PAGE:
You’ll have to pardon my previous post. Perhaps I should have started out with a bit of explanation of my rather provocative blog title. Here is that explanation:
Anyone who has ever watched a Hollywood bank robbery may recognize that this phrase usually has a somewhat threatening undertone. It is often followed by such uncooperative requests as “get down on the floor” or “put all the money in this bag.” This is hardly the model which I advocate for social order. Ironically, it’s more like the current order.
Really, aren’t we currently just cooperating with the Man with the Gun? It sure seems like it to me. One of the many steps out of our current mess is the recognition that there is a difference between true cooperation and mere obedience under threat. Any toddler can tell you that if a bigger kid grabs their toy, they aren’t really sharing. Nor are they cooperating.
Cooperation requires a major shift in our perspective, which will include a recognition of the difference between leaders and rulers. Both can coordinate people to get things done, but one uses consent and the other uses power. This becomes obvious when we ask ourselves about the leadership qualities of bank robbers, and what similarities they have with the qualities of our current national “leaders.”
I want to talk about two approaches to a specific problem to illustrate the difference between leaders and rulers.
In my previous post, I briefly mentioned the cooperative system called Mondragon. This was one response to the oppression suffered by the Basque people under Spanish rule, and it has led to a humane system based on voluntary membership and democratic control. Mondragon provides for its members many of the services commonly expected from government, but it is not a regional government. Mondragon has never annexed territory or forced anyone to join. People in that area are free to apply for employment and thereby join the cooperative. But they are also free to remain independent, to work in some of the other cooperatives in the area or to go it alone as a Spanish citizen.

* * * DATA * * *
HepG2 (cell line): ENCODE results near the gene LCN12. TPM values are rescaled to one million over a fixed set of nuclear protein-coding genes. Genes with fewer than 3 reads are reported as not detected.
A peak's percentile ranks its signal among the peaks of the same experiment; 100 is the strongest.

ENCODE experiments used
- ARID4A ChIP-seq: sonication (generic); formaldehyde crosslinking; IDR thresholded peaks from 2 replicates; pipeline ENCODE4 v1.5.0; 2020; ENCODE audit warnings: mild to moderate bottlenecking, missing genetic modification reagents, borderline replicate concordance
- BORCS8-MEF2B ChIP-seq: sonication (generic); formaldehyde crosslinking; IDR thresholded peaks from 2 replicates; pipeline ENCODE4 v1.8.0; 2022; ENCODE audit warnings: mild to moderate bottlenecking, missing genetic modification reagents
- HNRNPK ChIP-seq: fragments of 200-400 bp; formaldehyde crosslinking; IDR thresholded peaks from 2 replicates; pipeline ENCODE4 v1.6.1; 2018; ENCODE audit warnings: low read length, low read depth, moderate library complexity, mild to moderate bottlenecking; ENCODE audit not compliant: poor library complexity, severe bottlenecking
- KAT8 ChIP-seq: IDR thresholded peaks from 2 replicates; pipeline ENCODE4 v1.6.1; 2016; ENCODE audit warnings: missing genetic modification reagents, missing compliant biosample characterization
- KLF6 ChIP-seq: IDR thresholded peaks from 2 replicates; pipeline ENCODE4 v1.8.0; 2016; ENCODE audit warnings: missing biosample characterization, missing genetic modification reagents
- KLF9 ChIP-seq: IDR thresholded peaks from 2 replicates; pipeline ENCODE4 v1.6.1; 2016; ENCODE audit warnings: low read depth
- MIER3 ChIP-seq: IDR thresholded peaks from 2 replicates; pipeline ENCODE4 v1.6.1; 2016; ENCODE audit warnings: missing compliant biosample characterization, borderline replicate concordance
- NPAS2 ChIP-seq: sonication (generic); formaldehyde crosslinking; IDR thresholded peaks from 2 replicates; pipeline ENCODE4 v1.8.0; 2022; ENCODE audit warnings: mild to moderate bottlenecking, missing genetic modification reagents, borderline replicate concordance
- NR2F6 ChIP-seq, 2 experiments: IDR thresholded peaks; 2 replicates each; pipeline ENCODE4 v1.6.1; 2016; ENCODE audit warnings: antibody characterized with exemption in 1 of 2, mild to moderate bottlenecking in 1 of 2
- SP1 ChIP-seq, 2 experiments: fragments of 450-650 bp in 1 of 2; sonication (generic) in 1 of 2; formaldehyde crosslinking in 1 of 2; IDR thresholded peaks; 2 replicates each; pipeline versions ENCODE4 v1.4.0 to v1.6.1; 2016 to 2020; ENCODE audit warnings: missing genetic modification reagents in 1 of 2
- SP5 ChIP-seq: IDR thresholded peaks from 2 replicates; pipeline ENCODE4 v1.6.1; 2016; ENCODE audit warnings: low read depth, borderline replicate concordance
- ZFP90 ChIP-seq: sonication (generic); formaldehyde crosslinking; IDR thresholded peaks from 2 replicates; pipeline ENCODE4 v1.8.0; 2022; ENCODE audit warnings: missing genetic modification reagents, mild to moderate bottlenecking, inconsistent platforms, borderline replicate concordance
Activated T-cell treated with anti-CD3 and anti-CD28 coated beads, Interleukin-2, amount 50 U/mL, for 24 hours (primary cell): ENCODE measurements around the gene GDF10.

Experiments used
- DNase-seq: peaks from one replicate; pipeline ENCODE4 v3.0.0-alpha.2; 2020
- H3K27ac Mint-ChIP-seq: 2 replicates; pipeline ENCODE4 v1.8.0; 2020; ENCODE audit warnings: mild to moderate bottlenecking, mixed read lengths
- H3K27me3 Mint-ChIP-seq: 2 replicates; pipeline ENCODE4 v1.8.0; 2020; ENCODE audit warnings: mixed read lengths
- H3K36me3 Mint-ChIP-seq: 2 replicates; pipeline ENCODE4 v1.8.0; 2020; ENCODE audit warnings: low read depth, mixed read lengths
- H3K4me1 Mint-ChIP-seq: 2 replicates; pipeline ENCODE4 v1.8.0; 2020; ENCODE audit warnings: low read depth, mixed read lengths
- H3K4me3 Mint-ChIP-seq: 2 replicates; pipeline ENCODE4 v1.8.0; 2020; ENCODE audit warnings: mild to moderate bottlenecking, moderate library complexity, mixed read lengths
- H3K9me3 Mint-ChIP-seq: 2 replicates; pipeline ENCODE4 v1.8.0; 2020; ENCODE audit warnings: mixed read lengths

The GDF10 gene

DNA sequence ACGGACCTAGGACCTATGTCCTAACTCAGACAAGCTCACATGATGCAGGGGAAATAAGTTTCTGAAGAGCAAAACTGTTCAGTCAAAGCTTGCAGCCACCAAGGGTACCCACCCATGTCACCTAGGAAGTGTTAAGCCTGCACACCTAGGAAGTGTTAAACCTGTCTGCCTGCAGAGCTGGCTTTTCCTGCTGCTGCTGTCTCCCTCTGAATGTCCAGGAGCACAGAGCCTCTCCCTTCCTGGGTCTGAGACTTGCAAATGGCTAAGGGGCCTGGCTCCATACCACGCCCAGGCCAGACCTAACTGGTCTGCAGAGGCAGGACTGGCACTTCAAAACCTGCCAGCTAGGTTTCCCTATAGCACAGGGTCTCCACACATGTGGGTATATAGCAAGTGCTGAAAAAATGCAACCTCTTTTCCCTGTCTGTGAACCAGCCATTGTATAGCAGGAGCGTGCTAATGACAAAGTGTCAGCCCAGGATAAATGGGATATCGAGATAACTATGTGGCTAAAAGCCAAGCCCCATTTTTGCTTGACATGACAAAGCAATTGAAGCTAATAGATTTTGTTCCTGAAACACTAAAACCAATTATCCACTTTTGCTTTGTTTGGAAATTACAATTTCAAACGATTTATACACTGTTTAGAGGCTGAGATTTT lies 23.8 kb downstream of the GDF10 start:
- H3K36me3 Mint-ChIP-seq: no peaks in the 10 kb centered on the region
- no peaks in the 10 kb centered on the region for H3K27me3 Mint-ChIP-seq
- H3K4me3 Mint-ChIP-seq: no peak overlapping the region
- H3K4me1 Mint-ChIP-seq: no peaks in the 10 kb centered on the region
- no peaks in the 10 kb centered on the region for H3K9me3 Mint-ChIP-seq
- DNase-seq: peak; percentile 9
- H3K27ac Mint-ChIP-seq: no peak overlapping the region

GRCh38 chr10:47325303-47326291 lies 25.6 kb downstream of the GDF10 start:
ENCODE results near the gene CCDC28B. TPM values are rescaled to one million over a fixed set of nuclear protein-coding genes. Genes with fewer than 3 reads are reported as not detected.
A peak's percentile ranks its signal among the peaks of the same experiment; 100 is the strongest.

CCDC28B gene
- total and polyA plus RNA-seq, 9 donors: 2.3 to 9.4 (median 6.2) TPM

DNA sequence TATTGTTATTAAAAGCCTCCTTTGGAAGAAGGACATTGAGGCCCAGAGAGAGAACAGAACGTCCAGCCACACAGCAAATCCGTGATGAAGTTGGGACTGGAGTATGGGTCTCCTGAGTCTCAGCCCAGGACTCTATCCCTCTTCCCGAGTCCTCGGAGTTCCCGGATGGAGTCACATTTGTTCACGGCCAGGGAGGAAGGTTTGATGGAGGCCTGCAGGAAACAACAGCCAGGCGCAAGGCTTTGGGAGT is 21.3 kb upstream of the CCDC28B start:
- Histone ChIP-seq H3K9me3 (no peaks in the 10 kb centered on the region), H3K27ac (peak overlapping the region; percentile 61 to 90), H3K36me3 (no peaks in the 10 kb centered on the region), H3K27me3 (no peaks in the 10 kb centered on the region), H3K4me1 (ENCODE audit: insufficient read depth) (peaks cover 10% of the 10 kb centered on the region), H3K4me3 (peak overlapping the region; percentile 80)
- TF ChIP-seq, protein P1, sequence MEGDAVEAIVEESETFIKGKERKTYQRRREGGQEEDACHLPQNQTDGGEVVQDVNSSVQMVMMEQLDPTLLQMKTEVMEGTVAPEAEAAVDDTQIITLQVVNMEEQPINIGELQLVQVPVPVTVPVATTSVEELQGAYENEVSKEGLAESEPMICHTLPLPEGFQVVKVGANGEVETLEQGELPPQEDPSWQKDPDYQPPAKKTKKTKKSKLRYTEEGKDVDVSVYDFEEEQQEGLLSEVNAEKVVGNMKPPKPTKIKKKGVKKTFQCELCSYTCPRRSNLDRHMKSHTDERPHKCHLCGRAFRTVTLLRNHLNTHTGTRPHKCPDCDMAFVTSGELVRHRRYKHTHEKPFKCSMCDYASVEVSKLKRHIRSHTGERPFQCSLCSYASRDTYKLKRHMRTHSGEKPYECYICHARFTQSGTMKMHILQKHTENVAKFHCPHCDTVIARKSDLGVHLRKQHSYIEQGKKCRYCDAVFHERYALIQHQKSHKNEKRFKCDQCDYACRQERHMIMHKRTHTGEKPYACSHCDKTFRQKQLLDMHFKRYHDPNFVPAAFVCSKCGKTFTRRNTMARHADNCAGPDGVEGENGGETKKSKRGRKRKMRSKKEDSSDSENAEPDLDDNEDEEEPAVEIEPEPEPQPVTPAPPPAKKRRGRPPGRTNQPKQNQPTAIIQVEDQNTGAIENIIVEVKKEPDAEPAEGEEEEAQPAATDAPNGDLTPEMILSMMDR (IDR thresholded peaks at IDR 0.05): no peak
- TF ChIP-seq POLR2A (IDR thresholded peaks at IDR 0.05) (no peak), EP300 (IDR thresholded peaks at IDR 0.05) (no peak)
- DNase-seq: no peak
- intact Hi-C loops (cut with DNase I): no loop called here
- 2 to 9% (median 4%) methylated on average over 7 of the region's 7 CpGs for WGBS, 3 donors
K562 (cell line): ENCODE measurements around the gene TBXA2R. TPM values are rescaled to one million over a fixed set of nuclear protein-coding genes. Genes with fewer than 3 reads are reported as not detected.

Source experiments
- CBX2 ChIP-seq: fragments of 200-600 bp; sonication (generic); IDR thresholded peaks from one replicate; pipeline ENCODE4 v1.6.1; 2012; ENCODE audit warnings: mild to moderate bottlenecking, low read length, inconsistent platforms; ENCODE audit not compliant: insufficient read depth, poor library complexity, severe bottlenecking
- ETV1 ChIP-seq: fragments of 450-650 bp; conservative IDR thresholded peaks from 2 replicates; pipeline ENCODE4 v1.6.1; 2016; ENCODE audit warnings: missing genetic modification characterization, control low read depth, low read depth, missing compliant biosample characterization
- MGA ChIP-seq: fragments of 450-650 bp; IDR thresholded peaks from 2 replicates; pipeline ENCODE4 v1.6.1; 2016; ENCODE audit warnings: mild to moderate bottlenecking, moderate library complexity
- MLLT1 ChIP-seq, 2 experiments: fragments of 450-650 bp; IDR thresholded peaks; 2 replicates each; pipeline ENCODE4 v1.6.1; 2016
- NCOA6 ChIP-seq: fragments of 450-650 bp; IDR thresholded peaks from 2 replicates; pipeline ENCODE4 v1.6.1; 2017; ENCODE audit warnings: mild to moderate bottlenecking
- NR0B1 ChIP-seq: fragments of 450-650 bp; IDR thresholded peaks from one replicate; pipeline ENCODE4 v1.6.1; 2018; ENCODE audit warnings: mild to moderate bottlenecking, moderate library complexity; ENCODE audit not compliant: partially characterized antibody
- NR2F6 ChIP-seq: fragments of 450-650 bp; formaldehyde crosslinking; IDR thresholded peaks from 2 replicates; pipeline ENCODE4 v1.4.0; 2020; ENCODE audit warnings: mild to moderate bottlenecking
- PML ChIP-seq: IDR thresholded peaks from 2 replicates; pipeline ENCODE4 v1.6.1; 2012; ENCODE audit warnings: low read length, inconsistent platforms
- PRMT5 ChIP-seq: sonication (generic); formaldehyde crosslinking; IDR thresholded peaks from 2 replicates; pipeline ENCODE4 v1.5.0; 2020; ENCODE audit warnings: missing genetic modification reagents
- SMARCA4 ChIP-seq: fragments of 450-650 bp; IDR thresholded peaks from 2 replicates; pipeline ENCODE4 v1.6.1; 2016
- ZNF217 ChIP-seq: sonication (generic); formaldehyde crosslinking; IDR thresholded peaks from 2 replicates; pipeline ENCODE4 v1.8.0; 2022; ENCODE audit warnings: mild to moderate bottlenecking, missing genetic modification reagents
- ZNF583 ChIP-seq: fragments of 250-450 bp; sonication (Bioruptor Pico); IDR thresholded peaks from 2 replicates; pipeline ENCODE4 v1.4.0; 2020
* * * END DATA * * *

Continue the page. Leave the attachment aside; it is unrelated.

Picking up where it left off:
Another Basque response to Spanish rule is embodied by the militant group known as ETA, which has doggedly carried out an insurgency that still features occasional bombings and other attacks. ETA is a fringe group that clearly does not have the hearts of the Basque people it claims to represent; while many Basques might prefer independence, it is almost inconceivable that this independence will ever be seized by force. If it is, there will probably be ethnic Spaniards in that country who find it is their turn to face oppression. I can’t imagine how that would turn out well. The ruins of Iraq and Yugoslavia teach us that using force to establish ethnic or sectarian homelands is a vicious circle that ends in genocide.
Leaders seek cooperation. Rulers seek compliance.
Now, I don’t claim that all of our problems will be magically solved if we just cooperate. There are still going to be crop failures and disasters and a general shortage of resources as our population grows and our natural resource base shrinks. We’ve got a tough century ahead of us. However, if we work together on principles of voluntary democracy, we will be much better able to address the issues we face. We might still get hurt, but we’ll get hurt together rather than by each other. We won’t have to suffer our hurts alone or nurse grudges against those who hurt us.
We cannot afford rulers anymore. We cannot afford to force our views on anyone. I just read about Sen. Obama’s recent…um…dialogue with Dr. James Dobson and it turns out that Obama has some really interesting things to say about how we all need to figure out how to live together. As I followed the links, I discovered Obama’s “Call to Renewal” speech, that provides the content for their discussion.
The full text of the speech is athttp://www.barackobama.com/2006/06/28/call_to_renewal_keynote_address.php and I recommend that y’all read it.
Now, I’m wary of seeming like an Obama booster since I’m not actually sure I want him to be President. I respect him too much to wish that job on him, and fear its corrupting effect. I also have some significant disagreements with his positions. However, he is running for President so I can’t just tune the guy out. Obama wants to work inside government and I want to work outside government, but the sentiment showed in his address show that we are doing related work.
He ended the speech with these words: “And that night, before I went to bed I said a prayer of my own. It’s a prayer I think I share with a lot of Americans. A hope that we can live with one another in a way that reconciles the beliefs of each with the good of all. It’s a prayer worth praying, and a conversation worth having in this country in the months and years to come.”
I’m ready for that conversation.